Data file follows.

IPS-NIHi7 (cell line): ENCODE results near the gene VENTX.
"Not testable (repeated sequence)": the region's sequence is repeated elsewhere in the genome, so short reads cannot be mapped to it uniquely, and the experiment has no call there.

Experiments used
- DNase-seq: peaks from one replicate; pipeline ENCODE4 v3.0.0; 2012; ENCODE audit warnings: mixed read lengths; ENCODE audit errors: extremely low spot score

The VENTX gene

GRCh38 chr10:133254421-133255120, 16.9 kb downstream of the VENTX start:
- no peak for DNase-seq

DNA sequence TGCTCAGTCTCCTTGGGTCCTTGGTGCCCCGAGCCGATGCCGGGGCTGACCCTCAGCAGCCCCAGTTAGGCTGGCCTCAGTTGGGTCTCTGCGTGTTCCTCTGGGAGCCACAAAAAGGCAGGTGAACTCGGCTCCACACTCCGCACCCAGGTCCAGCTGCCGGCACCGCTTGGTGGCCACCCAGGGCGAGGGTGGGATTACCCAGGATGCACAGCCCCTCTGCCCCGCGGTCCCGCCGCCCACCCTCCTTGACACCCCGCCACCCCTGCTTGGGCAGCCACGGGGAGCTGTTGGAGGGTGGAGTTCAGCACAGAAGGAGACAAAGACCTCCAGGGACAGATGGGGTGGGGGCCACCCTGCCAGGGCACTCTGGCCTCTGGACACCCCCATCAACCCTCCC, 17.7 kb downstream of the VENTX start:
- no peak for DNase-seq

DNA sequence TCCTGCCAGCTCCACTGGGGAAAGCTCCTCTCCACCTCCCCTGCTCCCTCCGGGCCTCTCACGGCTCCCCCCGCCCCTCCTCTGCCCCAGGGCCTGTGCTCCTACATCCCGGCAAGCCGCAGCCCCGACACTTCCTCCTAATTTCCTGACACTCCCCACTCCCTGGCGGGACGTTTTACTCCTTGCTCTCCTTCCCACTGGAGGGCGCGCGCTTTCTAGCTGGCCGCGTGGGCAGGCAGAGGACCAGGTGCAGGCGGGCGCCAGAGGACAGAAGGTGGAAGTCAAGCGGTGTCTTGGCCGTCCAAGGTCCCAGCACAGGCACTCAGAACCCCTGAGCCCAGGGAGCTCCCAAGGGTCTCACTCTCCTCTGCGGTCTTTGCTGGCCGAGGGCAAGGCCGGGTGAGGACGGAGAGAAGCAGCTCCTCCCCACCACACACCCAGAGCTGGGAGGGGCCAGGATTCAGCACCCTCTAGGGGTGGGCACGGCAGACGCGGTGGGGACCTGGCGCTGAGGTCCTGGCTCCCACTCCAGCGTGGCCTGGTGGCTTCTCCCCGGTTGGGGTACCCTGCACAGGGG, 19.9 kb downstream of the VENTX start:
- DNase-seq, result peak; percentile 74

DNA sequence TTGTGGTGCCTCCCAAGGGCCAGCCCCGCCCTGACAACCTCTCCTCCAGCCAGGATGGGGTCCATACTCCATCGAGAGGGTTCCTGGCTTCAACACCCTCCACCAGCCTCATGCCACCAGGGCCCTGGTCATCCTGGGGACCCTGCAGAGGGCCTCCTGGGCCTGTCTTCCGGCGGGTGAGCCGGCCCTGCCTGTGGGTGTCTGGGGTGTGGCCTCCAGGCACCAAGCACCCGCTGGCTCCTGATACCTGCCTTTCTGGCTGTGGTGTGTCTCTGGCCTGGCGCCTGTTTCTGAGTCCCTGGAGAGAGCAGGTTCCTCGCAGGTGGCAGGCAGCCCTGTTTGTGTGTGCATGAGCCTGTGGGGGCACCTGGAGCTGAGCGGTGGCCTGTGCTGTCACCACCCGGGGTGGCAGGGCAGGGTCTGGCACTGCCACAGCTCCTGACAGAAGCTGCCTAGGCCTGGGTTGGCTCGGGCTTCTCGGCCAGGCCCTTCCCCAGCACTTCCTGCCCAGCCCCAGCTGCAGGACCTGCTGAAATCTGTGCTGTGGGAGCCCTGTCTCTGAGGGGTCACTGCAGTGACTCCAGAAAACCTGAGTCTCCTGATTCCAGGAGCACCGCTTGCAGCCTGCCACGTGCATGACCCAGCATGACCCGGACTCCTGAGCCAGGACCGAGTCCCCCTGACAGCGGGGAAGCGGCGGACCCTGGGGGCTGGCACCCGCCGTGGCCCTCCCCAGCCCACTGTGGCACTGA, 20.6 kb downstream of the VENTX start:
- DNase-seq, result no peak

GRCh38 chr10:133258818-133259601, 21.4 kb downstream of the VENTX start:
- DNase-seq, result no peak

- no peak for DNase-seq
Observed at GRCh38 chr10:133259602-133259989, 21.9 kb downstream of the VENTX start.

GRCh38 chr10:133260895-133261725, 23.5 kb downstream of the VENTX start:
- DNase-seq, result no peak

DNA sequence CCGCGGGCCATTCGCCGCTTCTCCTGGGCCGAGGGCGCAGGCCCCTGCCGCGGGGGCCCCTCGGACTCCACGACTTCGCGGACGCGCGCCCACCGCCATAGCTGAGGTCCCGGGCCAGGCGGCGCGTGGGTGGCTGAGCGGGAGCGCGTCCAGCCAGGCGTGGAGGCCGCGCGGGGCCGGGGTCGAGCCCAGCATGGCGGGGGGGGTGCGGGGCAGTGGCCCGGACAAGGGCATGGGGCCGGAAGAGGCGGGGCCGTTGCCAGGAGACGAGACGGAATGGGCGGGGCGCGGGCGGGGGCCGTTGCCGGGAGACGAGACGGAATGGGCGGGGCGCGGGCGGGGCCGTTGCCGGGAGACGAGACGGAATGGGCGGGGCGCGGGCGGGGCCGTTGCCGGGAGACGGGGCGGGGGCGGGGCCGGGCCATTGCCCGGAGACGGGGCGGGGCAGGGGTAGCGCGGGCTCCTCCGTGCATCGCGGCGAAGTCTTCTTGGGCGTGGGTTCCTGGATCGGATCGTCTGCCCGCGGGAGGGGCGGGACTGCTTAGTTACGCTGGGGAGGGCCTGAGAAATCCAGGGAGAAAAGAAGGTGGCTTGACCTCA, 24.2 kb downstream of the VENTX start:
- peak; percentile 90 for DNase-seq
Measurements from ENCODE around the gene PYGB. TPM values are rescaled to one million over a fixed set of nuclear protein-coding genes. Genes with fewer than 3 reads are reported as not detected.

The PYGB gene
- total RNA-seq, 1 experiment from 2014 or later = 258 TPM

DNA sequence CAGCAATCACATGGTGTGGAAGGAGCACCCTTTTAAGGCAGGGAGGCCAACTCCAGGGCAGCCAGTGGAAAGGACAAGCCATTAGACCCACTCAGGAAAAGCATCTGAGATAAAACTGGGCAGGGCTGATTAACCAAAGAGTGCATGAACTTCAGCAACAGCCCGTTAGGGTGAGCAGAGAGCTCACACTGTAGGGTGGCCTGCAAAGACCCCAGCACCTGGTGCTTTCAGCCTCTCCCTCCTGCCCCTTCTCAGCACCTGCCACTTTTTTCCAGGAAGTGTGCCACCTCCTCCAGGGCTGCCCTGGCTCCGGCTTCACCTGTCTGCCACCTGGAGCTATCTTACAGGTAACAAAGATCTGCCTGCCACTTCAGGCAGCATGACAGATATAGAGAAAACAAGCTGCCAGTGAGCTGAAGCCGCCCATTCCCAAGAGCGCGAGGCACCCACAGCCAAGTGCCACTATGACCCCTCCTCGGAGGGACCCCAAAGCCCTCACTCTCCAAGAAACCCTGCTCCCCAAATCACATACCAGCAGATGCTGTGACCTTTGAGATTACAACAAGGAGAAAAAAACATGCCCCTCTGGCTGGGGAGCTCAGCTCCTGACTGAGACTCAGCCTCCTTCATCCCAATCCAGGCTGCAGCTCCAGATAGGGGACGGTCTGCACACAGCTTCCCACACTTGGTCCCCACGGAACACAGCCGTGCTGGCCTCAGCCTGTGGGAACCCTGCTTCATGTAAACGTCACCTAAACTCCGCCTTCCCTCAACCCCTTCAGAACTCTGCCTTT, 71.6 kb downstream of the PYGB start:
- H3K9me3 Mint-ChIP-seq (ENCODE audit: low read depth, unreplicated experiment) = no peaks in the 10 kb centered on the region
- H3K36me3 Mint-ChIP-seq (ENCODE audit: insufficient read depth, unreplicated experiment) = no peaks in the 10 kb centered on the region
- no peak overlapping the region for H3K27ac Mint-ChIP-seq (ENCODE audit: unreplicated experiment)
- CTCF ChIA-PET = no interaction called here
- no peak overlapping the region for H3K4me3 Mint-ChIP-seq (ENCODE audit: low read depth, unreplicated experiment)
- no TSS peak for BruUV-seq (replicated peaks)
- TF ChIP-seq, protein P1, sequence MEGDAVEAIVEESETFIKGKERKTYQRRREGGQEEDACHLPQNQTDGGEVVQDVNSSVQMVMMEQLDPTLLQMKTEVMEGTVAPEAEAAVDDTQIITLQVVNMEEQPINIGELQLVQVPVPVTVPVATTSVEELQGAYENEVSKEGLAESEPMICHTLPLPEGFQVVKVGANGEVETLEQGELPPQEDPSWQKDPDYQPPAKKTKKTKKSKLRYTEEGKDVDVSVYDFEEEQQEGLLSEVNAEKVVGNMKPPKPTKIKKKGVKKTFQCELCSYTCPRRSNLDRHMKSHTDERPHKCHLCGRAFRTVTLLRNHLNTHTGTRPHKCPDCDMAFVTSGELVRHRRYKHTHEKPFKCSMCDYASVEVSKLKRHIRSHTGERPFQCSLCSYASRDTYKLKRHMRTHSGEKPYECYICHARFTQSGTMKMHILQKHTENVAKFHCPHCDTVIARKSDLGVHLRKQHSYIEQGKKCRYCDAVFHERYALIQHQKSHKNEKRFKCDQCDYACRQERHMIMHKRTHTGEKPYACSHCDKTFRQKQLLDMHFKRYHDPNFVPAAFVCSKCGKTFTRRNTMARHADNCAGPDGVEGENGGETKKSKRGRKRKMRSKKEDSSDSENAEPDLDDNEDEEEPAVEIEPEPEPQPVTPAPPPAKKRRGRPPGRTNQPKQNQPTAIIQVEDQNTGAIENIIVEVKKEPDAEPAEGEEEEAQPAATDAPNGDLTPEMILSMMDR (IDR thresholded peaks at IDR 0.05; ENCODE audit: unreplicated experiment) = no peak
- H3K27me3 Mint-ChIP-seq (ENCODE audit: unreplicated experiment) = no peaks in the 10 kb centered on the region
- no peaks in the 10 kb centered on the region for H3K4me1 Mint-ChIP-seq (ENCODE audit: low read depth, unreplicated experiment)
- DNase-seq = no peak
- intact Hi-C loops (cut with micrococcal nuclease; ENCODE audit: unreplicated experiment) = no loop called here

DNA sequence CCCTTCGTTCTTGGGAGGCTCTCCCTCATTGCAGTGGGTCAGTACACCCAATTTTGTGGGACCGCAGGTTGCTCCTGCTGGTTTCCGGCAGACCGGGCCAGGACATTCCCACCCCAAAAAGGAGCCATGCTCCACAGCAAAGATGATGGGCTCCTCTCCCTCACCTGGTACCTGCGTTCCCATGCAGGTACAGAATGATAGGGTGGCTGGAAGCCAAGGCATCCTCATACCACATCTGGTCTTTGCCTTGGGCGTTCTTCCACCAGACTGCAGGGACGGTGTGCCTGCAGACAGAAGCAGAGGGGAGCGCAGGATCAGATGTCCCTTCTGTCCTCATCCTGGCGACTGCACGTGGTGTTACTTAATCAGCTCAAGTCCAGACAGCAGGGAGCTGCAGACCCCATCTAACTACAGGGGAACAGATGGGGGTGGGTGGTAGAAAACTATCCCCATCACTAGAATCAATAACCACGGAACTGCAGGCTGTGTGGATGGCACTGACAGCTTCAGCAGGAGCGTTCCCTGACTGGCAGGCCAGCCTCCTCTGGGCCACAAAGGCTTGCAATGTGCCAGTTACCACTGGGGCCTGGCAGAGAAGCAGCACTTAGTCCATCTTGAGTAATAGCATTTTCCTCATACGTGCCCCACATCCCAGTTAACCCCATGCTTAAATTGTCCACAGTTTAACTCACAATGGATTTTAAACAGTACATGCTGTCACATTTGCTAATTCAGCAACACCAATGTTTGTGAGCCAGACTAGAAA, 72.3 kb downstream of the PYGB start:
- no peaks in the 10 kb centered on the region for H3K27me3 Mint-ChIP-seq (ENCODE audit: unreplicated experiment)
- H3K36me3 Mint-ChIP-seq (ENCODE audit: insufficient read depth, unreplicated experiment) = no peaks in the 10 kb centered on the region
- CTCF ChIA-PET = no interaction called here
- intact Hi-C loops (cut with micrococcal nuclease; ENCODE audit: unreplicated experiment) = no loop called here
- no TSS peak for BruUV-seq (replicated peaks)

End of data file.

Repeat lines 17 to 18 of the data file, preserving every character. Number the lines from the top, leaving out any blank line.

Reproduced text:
Observed at GRCh38 chr10:133259602-133259989, 21.9 kb downstream of the VENTX start.

GRCh38 chr10:133260895-133261725, 23.5 kb downstream of the VENTX start: